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Wednesday, July 24, 2024

Experts push for protective clothing as former workers struggle with lung diseases, others 

As air pollution continues to worsen in Ghana, road toll collectors have been identified as the most vulnerable.

They spend long hours on the road and inhale toxic emissions from vehicles, leaving many with serious health problems.

This has come to light amidst calls for the government to reintroduce road toll collection which was ceased in 2021, rendering about 700 workers jobless.

In an interview with Adom News, some former toll workers appealed to government to put in place the necessary measures to safeguard their health.

40-year-old Kingsford Dawun is a physically challenged person, who is a former tollbooth worker said the poorly-ventilated toll booth he sat on the Amasaman-Nsawam road was always filled with exhaust fumes.

As someone who was delighted to be recruited in 2020 after years of job hunting, his joy was cut short because the tollbooths were closed a year later while his health suffered.

“Most of the time I cough and feel heavy pains around my chest and lungs because of the emissions. So when we lost our jobs, I decided to seek proper medical attention but was not entirely surprised when the doctors at the Nsawam Government Hospital told me I had a chronic obstructive pulmonary disease,” he said.

Another former tollbooth worker, Emmanuel Abona also disclosed he participated in a health screening at Amasaman where signs of smoke damage to his chest and lungs was detected.

Upon further tests and medical examination, Emmanuel was diagnosed with a lung disease.

The doctor told me I have lung disease. My Lungs are darkened full of smoke and he asked me if I was a smoker. I told him I work at the toll booth.

Emmanuel and Kingsford’s predicaments are typical of former tollbooth workers nationwide, the Ghana Toll Workers Union secretary, Duncan Edward said, citing himself.

Mr Duncan is therefore advocating for compensation or health packages for tollbooth workers should the government reintroduce it as well as benefits for former workers.

Almost 40 percent of Ghana’s air pollution is caused by transport emissions, mostly from vehicles.

These emissions contain extremely small particles that can travel through the blood stream to cause damage to vital organs such as the heart and lungs.

Confirming this, the Chief Executive Officer of the Korle Bu Teaching, Dr. Oware Ampomah said vehicular fumes contain dangerous substances and gases which can kill.

He said toll workers in Ghana are at greater risk of diseases such as asthma and lung cancer.

“The fumes can kill if you inhale it continuously. It can give you lung and heart disease.”

Evidence from several countries, including China and the United States has shown the dangers to toll workers.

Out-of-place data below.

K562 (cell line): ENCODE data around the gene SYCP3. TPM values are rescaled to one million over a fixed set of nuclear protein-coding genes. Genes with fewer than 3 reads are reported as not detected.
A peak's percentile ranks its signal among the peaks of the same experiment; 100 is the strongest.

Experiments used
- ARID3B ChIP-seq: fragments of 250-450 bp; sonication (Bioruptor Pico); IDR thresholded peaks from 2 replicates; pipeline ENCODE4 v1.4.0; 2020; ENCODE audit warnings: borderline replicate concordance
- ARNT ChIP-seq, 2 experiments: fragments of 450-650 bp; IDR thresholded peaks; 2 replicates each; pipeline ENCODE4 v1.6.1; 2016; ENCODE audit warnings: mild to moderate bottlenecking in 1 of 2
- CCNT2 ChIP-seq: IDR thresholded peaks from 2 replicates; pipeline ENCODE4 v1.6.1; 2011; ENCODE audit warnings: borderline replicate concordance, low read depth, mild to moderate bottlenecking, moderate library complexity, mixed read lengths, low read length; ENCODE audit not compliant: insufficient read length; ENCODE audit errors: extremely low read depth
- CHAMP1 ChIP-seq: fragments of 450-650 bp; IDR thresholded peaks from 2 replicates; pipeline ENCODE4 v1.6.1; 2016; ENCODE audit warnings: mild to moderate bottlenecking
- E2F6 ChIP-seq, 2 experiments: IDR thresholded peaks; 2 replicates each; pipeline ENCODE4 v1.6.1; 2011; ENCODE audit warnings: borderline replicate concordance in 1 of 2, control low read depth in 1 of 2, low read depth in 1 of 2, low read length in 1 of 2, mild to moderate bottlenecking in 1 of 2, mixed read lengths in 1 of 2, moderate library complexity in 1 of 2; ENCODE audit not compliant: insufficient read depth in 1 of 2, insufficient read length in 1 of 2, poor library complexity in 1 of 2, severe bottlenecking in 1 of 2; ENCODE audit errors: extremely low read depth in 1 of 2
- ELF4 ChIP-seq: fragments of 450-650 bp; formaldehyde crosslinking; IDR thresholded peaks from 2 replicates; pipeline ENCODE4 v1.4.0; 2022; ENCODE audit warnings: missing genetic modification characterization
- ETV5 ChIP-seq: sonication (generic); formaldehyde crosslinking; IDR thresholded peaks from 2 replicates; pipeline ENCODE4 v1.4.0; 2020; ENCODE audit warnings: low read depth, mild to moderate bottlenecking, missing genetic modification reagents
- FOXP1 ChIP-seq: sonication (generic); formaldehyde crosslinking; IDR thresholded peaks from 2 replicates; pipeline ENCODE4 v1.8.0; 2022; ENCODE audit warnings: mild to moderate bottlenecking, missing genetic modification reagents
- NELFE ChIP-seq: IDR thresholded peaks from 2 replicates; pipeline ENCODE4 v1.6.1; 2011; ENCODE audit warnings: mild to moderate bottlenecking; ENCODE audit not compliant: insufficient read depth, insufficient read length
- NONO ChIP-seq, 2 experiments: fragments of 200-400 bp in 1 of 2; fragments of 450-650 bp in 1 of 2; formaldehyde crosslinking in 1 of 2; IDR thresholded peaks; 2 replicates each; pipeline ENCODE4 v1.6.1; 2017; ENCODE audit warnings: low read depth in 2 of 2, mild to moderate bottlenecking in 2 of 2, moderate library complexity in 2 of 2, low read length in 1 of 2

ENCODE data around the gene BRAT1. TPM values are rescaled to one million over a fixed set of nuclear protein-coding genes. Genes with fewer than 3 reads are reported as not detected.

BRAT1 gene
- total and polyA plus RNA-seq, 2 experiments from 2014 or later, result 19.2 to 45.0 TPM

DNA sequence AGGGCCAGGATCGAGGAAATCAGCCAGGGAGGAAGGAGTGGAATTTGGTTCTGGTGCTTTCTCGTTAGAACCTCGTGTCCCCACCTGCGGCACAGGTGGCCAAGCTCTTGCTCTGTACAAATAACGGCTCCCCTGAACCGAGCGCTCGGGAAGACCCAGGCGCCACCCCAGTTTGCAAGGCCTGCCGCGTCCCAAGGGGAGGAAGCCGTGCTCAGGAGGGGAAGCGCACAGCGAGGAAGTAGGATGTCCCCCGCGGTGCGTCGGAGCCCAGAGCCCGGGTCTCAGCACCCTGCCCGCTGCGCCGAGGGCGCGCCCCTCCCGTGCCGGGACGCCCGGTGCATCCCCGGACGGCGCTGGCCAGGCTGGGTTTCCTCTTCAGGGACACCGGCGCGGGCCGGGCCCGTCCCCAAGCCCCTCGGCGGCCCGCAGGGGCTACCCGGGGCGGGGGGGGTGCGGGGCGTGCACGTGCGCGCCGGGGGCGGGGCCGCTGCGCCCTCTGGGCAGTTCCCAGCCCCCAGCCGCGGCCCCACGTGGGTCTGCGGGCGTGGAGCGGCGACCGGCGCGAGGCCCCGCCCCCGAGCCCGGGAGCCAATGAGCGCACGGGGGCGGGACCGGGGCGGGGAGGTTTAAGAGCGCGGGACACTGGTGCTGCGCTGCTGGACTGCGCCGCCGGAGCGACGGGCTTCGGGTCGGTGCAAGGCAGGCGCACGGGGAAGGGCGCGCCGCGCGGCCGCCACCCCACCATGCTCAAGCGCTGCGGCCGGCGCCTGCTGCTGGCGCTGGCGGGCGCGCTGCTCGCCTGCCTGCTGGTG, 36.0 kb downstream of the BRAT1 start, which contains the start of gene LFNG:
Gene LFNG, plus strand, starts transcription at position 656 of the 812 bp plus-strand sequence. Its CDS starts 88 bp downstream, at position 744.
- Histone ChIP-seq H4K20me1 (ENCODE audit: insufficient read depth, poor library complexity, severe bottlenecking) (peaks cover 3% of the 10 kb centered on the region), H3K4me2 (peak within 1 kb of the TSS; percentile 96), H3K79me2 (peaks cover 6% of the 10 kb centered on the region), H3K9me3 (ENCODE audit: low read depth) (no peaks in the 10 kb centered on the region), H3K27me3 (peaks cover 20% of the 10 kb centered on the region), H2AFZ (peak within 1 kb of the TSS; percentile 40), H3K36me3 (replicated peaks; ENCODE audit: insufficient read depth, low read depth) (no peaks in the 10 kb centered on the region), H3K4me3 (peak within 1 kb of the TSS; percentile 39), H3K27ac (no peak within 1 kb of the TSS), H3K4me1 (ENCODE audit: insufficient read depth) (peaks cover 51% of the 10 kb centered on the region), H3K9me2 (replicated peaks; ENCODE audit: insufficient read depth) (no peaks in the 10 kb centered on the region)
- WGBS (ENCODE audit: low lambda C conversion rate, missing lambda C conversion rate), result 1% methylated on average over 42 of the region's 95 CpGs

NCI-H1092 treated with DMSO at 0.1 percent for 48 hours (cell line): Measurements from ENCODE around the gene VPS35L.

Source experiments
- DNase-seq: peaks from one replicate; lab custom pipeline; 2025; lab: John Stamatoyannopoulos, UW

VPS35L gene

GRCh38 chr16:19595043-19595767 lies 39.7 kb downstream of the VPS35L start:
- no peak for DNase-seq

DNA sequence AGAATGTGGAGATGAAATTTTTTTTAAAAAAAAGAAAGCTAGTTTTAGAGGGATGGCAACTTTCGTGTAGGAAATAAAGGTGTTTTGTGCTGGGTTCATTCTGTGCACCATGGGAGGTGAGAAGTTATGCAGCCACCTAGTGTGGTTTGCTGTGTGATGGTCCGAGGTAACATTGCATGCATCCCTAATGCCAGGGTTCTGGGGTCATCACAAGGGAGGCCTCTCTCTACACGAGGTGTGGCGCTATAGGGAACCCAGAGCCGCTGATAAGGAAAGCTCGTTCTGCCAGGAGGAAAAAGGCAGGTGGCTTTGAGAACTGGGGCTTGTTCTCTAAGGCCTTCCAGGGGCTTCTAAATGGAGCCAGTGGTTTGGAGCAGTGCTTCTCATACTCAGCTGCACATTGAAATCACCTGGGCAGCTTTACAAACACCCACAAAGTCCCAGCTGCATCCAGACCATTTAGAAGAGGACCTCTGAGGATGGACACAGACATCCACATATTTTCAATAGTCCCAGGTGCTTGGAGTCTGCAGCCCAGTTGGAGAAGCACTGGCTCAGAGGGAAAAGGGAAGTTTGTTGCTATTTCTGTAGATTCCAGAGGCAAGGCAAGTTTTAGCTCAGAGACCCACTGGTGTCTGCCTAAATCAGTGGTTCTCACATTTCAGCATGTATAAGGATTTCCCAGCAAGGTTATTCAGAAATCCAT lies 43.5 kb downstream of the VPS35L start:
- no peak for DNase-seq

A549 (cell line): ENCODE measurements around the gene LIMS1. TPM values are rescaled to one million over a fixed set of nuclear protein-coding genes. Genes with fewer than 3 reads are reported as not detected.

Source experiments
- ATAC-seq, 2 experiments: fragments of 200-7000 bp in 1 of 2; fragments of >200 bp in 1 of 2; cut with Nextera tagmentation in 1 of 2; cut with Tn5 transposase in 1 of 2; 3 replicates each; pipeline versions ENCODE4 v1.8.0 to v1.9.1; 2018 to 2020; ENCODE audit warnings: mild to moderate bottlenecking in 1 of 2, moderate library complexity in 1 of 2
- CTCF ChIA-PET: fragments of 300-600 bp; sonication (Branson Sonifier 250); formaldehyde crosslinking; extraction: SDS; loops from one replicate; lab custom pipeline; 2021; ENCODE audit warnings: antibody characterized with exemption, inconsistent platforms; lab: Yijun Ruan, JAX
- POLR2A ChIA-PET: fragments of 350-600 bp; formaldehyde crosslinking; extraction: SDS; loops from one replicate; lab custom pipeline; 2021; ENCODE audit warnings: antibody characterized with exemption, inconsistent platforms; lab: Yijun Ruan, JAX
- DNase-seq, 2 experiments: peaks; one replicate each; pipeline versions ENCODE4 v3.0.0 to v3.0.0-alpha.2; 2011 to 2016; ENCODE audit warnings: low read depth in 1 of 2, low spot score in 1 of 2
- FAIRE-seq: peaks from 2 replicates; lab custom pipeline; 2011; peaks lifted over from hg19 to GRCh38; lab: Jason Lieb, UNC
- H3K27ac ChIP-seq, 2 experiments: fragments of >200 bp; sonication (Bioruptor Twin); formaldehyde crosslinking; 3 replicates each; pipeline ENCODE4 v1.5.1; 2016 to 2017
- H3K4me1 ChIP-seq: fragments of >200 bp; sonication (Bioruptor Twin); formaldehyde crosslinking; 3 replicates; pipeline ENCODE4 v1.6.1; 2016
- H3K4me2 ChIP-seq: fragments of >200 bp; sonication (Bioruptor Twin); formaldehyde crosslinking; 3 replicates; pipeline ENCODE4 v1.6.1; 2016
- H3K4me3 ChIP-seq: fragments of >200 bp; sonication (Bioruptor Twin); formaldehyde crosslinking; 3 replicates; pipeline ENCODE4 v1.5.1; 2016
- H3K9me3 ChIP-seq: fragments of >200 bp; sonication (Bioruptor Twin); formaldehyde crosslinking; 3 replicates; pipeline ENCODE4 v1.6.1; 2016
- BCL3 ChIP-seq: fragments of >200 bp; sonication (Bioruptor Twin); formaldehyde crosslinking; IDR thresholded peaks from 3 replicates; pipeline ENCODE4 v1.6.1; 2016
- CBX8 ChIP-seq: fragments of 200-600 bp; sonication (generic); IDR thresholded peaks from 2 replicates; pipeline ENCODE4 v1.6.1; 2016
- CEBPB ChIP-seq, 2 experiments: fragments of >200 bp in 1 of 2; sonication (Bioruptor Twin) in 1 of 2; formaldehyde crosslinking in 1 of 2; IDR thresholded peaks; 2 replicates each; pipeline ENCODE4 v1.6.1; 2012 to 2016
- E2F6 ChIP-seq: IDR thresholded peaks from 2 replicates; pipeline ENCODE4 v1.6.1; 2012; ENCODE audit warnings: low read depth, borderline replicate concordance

Paediatric Pulmonologist and a Senior Lecturer at the Kwame Nkrumah University of Science and Technology, Dr. Sandra Kwarteng Owusu said if government indeed plans to re-open the toll booths workers will need protection.

“I think if the ignition of vehicles is constantly on and there are people at the toll booths daily, weekly, monthly any protective clothing then potentially it could be equally harmful directly as direct smoking will be,” she said.

A Public Health Expert at the University of Ghana, Dr. Reginald Quansah noted that, phyically challenged persons are particularly vulnerable and are better off unemployed than working in poorly-ventilated booths without protection.

“Disabled are vulnerable to smoke it is because a wheelchair’s height places their airways closer to vehicle emissions. The smoke can kill them easily,” he bemoaned.

 Some experts and opinion leaders like the MP for Mpraeso, Davis Ansah Opoku have urged the government to adopt technologies that remove the need for workers in toll booths.

Regional Manager of the Ghana Highway Authority, Emmanuel Odai says government is putting measures in place to build new automated booths with few manual booths.

“We wish we stop toll workers going back to sit at the toll booths so that we have electronic booths but when we do that people will be unemployed. When we are done constructing new tool booths we will provide them nose masks,” he said.

On long term measures, former CEO of the Environment Protection Agency (EPA), Dr Henry Kwabena Kokofu has proposed the re-introduction of vehicle emissions testing.

This, he believes would ensure that vehicles that emit toxic fumes above a certain maximum are not allowed to ply the roads until their engines have been fixed to improve air quality.

“We are going to make sure drivers whose car engines are not fit for the road will be asked to go and repair engines and return to the road, failure to do so will attract punishment,” he cautioned

This report was produced in collaboration with New Narratives with funding from the Clean Air Fund. 

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